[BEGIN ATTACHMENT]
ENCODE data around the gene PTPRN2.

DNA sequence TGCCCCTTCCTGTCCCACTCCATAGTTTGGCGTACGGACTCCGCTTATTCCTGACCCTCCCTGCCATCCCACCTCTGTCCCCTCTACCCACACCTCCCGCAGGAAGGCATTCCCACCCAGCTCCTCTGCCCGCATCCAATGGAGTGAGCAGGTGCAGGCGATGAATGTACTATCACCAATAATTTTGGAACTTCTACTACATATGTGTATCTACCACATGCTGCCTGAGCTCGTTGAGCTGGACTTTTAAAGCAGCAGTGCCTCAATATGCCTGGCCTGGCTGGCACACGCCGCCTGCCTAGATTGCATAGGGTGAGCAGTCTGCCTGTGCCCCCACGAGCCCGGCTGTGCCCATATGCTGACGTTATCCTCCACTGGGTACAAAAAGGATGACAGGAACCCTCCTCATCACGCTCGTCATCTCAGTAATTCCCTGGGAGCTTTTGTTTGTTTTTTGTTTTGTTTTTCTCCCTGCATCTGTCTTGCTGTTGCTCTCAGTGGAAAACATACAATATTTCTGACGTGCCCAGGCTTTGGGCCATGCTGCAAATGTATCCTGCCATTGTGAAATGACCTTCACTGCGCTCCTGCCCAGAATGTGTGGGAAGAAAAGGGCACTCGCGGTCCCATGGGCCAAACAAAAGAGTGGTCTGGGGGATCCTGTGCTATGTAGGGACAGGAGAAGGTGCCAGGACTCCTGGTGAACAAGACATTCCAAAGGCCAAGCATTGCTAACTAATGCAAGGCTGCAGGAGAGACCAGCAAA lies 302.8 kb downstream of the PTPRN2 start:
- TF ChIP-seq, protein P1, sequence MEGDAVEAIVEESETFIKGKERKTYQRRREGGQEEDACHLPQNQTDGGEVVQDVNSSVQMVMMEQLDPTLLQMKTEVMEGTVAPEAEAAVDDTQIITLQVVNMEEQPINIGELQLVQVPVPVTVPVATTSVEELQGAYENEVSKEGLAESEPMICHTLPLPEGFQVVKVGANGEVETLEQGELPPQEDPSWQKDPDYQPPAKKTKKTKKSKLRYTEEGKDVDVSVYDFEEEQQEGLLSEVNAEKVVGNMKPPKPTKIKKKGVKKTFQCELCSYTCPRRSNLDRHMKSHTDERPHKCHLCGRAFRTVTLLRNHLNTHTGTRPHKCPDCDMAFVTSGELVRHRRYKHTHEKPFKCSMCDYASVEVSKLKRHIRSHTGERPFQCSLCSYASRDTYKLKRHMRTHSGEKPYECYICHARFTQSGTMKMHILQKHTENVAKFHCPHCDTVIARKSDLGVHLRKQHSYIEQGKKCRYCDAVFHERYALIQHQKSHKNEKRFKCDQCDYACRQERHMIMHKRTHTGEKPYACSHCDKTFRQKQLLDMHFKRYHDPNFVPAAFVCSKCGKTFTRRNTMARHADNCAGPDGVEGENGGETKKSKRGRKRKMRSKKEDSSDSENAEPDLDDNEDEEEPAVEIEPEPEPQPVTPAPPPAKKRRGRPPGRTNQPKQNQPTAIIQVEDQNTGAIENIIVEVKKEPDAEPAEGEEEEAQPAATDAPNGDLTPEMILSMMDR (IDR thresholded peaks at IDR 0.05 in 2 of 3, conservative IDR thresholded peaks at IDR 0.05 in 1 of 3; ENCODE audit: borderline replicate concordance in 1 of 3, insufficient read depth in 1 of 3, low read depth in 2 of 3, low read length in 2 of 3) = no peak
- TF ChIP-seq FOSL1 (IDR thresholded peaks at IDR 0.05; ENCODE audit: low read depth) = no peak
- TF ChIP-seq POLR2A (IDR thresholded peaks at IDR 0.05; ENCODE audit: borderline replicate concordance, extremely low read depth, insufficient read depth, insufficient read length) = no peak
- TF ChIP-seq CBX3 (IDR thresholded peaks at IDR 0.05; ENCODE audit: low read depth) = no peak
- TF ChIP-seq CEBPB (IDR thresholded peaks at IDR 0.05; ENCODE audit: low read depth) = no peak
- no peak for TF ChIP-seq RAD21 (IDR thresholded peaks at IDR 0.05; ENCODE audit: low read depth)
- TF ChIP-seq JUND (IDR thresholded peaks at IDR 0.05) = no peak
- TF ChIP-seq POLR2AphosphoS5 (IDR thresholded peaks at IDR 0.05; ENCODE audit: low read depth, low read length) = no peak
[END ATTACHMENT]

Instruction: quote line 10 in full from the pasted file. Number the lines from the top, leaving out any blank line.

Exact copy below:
- TF ChIP-seq POLR2AphosphoS5 (IDR thresholded peaks at IDR 0.05; ENCODE audit: low read depth, low read length) = no peak